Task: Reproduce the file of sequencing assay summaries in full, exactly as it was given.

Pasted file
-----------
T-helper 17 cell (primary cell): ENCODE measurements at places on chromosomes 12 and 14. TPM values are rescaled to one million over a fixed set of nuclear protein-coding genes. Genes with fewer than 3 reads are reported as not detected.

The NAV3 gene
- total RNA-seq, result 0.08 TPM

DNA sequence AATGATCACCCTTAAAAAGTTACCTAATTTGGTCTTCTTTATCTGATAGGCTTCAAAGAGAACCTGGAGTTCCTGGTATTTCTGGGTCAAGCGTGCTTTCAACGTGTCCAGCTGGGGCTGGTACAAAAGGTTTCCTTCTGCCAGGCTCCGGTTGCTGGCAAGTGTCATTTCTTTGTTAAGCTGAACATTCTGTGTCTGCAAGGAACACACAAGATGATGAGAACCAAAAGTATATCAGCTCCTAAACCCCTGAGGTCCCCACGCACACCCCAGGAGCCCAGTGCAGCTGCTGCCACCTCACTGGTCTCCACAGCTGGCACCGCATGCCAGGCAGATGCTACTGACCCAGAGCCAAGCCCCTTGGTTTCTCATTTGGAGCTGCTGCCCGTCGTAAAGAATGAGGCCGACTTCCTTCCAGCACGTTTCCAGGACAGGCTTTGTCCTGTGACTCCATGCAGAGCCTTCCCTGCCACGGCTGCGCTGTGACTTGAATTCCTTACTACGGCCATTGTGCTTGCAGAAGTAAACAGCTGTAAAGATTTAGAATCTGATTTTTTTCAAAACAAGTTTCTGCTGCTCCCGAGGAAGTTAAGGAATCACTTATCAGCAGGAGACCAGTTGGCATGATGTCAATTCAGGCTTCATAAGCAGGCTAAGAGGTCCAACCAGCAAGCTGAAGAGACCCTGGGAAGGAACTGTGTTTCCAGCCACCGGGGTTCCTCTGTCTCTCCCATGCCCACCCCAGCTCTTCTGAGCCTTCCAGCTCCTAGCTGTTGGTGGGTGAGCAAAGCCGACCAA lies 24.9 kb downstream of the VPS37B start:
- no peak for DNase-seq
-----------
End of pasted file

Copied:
T-helper 17 cell (primary cell): ENCODE measurements at places on chromosomes 12 and 14. TPM values are rescaled to one million over a fixed set of nuclear protein-coding genes. Genes with fewer than 3 reads are reported as not detected.

The NAV3 gene
- total RNA-seq, result 0.08 TPM

DNA sequence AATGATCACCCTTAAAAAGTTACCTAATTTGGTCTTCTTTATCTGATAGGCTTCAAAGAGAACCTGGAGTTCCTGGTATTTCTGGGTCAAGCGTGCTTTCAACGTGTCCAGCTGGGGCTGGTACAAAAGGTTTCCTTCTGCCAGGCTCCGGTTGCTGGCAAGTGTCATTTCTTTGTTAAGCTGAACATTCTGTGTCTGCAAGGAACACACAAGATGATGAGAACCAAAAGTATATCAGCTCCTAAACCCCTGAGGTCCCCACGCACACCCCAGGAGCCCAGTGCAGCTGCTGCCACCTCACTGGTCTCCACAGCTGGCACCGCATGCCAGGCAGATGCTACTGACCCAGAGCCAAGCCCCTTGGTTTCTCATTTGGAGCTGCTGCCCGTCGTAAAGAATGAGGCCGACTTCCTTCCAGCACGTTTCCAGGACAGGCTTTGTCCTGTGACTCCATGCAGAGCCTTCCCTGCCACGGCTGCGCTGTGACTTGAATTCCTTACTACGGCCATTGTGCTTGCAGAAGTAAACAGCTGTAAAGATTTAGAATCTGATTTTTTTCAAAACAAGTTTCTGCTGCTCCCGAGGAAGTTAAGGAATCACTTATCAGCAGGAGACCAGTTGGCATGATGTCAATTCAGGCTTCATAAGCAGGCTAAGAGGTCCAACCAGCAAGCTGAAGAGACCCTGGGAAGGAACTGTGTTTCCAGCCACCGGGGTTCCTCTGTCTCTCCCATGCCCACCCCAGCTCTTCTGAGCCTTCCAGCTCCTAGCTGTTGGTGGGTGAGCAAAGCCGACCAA lies 24.9 kb downstream of the VPS37B start:
- no peak for DNase-seq